Last, but certainly not least, towards the end of the episode we see another wonderful reunion which reminds us of an important past that we cannot forget. Jon is reunited with what you could argue was his first true love — his brothers of the Night’s Watch. Standing beside his brothers, Sam says “Think back to where it all started,” before they repeat their words, probably for the last time, “And now our watch begins.” After having spent years defending The Wall and building a bond that most could never imagine, it is unlikely that these three will ever stand together again. What a sad thought.


The King and I

If the planned Thrones spinoff proves unsuccessful, HBO could always pivot to a Thrones satire featuring The Night King and Bran, entitled The King and I. All joking aside, in this episode we got a bit more color on The Night King’s intentions as well as his connection to Bran.

For starters, Samwell flat out asked the question we’ve all been asking for quite some time now: what does The Night King want? Bran provided a fairly direct response: “He wants an endless night. He wants to erase this world, and I am its memory. He’ll come for me, he’s tried before many times with many Three-Eyed-Ravens.”

So while Bran provides some more color on what The Night King wants, I can’t say it was a real “ah-ha” moment. I still don’t quite understand what The Night King wants to achieve. Or better yet, maybe I just don’t understand why he wants to. Sure, he wants an endless night where the world is erased. But why? Say he wipes out humanity and gets his endless night, then what? I still believe, and really hope, that there’s more to the Night King’s true ambitions than what Bran has divulged. There has to be more to what he’s after and why he’s after it. I am hoping we’ll still have a big reveal of who The Night King really is, why The Children of the Forest created him, and what this eternal battle between Ice and Fire is really about.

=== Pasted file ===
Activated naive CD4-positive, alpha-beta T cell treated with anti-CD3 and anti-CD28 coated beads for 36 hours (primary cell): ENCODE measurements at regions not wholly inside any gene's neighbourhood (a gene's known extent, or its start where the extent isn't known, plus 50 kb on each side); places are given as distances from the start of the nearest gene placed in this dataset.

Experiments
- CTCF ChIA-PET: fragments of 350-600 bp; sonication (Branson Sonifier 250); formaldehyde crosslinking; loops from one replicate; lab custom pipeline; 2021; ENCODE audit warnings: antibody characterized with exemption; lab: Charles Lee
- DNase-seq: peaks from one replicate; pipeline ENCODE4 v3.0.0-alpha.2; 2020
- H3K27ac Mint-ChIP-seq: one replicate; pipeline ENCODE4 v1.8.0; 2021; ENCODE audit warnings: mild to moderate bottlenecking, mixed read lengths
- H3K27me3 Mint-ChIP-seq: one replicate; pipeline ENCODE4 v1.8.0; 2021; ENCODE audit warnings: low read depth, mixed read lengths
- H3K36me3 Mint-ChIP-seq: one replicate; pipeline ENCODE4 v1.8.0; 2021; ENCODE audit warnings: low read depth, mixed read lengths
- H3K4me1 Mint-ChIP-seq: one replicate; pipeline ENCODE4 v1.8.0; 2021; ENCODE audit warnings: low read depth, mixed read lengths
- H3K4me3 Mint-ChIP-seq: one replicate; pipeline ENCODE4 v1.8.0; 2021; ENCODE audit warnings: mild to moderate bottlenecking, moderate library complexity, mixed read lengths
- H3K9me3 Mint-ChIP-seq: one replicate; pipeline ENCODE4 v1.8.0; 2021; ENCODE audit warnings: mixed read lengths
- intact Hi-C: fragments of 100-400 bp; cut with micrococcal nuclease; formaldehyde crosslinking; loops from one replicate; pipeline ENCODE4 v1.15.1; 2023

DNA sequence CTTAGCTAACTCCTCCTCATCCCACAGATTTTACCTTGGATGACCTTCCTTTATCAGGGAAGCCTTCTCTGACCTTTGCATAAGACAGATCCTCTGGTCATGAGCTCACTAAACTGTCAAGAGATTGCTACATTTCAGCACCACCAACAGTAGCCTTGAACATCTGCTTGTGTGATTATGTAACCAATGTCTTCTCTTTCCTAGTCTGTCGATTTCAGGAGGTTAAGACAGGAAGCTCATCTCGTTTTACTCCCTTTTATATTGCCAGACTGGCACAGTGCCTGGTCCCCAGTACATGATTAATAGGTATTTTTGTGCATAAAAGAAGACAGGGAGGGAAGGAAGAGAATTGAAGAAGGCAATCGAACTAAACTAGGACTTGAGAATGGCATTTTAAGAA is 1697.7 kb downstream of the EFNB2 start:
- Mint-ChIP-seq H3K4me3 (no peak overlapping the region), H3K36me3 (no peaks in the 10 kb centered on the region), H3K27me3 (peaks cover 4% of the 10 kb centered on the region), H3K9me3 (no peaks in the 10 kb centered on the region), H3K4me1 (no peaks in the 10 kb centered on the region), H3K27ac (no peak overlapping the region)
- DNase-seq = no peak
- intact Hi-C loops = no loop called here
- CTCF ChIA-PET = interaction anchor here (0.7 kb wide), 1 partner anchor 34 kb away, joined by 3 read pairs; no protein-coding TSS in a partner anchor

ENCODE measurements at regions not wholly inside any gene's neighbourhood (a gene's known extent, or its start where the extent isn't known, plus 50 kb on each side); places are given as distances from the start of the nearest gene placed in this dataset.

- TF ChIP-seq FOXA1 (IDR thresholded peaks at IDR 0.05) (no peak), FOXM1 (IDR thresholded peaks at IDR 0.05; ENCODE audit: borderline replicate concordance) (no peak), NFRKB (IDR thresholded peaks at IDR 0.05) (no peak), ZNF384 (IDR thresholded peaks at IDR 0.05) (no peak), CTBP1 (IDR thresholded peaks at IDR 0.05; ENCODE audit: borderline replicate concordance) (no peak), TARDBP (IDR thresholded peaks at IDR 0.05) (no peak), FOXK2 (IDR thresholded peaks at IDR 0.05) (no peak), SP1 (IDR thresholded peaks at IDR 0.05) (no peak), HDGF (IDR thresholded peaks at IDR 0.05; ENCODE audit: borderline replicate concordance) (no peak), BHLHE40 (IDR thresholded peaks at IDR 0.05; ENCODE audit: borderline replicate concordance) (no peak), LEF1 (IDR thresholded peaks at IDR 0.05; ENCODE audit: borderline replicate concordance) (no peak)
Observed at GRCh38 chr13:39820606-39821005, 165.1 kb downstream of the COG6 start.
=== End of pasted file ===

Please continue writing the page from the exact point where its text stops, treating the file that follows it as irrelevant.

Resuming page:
What’s also interesting to think about is that Bran alluded to the fact that The Night King has tried “many times with many Three-Eyed-Ravens before.” How many Three-Eyed-Ravens have there been before Bran? And does this dispel the theory that Bran was the earlier Three-Eyed-Raven all along, essentially the future version of himself guiding the present-day version of himself? What has happened to the other Three-Eyed-Ravens, and what has their role been compared to Bran’s? No answers for you on these questions, but interesting to think about.

Another takeaway from this scene was that Bran was speaking to a room filled with all the key players in the story (Dany, Jon, Tyrion, Arya, Davos, etc). Of all these characters that could have responded to Bran’s declaration about what The Night King wants, it was Samwell who responded, stating “That’s what death is…Forgetting, being forgotten…If we forget where we’ve been and what we’ve done, we’re not men anymore, just animals. Your memories don’t come from books, your stories aren’t just stories. If i wanted to erase the world, I’d start with you.”